• In addition you need to be able to navigate, read the weather, handle rough seas, shallow seas, other marine traffic, and docking
  • Use of AIS to avoid collisions
  • Knowing what to do in emergencies, use of VHF radio, PLB, use of flares, etc.
  • How to trim the sails to maximize speed and safety
  • Being a good cook doesn’t hurt either

One day I tried to go to the Florida keys again, but I saw white smoke coming from the engine, which I figured was an overheating problem. I found a loose v belt to the cooling water pump but could not tighten it. I realized the belt was too big. I have 2 spare belts but they were the wrong size DUH! So I motored back to Hollywood on the damaged v belt. I made it OK but had to wait around for the the correct size belts to be shipped in. Meanwhile I got this nice sunset photo of the Miami skyline.

I finally got the new v belts and in May I started to make the trip from Miami to Jacksonville, where the boatyard was located. I had some good sailing days but mostly it was just motoring up the Intercoastal waterway. As summer is approaching there was lots of boat traffic. One evening I got to an anchorage but there were several boats there already. It was a tight squeeze. I poked around, trying to find a spot but hit a shoal suddenly. The depth went from 7 feet to 4.5 feet in a couple seconds. I was stuck for a few minutes before the wind blew me back off the shoal. Finding a good anchorage is a challenge in crowded places like the ICW.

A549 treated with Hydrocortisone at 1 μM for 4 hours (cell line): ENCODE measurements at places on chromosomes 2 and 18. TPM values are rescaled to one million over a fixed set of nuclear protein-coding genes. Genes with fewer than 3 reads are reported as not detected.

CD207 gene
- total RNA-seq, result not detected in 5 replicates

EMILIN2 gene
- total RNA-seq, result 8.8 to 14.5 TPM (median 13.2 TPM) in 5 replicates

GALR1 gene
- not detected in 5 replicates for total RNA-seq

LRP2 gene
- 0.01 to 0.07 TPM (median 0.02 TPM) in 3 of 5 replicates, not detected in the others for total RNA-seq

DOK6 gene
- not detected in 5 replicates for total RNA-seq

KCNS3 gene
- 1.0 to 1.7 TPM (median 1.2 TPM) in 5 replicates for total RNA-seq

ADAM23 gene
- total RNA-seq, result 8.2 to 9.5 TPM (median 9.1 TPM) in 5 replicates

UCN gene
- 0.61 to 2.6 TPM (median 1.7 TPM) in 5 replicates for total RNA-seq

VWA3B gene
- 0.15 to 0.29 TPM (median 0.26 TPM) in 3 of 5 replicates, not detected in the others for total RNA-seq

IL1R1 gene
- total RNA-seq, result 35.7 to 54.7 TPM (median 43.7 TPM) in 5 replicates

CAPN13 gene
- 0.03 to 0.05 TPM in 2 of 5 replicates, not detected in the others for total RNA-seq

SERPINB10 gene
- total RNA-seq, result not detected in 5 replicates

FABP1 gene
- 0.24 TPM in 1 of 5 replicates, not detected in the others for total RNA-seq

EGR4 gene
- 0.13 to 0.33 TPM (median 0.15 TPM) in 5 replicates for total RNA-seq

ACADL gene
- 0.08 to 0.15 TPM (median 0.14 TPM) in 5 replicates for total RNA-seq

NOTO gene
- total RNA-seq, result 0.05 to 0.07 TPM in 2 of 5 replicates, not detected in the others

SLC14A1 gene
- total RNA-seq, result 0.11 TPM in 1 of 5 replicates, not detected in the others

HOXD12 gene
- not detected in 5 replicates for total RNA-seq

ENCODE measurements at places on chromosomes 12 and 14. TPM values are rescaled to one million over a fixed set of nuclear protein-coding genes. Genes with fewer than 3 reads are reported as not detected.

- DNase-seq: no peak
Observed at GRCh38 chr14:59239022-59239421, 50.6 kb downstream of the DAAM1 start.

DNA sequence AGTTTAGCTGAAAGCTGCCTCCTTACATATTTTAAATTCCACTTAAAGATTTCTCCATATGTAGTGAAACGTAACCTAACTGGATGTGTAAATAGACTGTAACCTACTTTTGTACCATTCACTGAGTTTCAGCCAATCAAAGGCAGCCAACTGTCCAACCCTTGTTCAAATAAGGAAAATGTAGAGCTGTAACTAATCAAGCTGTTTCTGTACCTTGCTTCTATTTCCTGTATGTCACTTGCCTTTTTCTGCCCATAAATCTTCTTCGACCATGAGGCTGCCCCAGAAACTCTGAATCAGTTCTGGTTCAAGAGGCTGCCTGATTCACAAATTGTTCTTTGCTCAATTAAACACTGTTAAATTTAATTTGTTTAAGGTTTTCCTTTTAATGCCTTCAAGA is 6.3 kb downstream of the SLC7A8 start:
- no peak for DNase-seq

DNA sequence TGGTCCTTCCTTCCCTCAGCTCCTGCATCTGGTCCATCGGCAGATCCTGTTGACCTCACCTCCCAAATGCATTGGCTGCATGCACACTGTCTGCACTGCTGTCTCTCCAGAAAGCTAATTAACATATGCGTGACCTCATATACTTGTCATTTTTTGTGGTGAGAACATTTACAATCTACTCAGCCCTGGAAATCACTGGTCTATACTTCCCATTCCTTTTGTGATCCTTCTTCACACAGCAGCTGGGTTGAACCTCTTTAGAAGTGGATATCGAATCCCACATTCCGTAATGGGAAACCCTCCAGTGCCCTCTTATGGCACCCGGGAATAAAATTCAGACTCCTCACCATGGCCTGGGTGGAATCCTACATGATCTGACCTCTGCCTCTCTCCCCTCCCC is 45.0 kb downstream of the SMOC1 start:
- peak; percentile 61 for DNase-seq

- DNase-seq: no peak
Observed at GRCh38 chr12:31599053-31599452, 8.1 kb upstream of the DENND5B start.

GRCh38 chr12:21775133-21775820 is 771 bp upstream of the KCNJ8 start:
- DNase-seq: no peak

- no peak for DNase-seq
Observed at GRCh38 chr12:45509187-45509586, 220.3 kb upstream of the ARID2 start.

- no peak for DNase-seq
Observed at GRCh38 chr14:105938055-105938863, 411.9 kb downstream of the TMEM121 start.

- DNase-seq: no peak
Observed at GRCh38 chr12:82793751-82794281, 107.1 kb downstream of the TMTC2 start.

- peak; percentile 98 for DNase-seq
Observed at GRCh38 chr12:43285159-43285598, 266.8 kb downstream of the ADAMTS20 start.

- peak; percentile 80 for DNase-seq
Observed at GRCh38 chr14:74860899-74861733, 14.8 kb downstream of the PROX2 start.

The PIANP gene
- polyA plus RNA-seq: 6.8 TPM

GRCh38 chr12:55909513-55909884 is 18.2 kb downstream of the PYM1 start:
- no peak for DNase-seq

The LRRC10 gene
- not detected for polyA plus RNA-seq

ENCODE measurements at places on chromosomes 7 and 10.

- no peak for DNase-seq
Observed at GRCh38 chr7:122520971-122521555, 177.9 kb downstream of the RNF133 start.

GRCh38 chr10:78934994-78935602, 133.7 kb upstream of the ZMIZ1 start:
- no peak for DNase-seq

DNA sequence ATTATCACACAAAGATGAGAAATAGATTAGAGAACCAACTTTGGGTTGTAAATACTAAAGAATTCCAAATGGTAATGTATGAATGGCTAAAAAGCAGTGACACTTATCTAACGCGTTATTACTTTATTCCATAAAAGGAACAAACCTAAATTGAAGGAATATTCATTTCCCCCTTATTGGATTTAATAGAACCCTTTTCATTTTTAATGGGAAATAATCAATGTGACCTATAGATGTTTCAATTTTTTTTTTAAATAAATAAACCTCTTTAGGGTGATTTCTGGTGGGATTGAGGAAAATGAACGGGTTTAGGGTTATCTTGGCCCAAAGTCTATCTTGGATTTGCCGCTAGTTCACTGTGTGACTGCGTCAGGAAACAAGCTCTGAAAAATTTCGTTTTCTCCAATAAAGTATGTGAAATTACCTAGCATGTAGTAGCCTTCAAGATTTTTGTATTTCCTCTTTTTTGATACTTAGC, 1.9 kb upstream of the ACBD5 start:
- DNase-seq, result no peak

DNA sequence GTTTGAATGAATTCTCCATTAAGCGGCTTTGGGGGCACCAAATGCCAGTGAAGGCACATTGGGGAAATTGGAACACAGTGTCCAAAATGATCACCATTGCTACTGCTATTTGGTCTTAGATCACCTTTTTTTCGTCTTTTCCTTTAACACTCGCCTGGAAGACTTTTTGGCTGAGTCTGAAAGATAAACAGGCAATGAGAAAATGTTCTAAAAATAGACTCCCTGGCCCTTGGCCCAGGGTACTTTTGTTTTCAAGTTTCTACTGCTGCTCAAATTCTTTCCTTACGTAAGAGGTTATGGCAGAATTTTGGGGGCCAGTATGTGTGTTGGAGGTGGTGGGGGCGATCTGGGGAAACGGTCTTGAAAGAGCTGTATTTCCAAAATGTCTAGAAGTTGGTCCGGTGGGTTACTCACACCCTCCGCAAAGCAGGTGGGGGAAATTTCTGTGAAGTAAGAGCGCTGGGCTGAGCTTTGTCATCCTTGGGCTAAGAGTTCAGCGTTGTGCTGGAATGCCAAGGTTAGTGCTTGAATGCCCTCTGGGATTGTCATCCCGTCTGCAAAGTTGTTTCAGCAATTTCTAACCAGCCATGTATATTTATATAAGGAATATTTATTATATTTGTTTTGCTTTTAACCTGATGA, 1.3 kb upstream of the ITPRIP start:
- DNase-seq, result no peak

But I made it to Jacksonville without incident and they hauled my boat out and put it in the dry dock. Here she is in the storage yard.

So the plan is to keep the boat there for the next six months while I bicycle around the country for a bit. I am currently in Golden, CO at my sister’s house preparing for my trip. My new bike is called a gravel bike, which, as the name implies, is designed for gravel roads. So it has low gears, thick knobby tires, and is rugged but lightweight. It is a totally different style of touring than I have done before: mostly gravel roads if possible. Here’s the bike with my old panniers and equipment.

In July and August I plan on riding north to Montana and just explore eastern Montana for a bit. I’m hoping the exercise will get me in shape and I’ll feel healthier. I need to lose about 40#. I’m excited to be off the boat after 1 1/2 years and am really looking forward to this trip. Stay tuned.

8 thoughts on “Sailing, Biking, and Newton’s First Law of Motion

  1. Greg Snell June 13, 2021 / 2:44 pm

    If you decide to head south instead of north come visit me in Prescott Arizona. Travel well. Look forward to your upcoming posts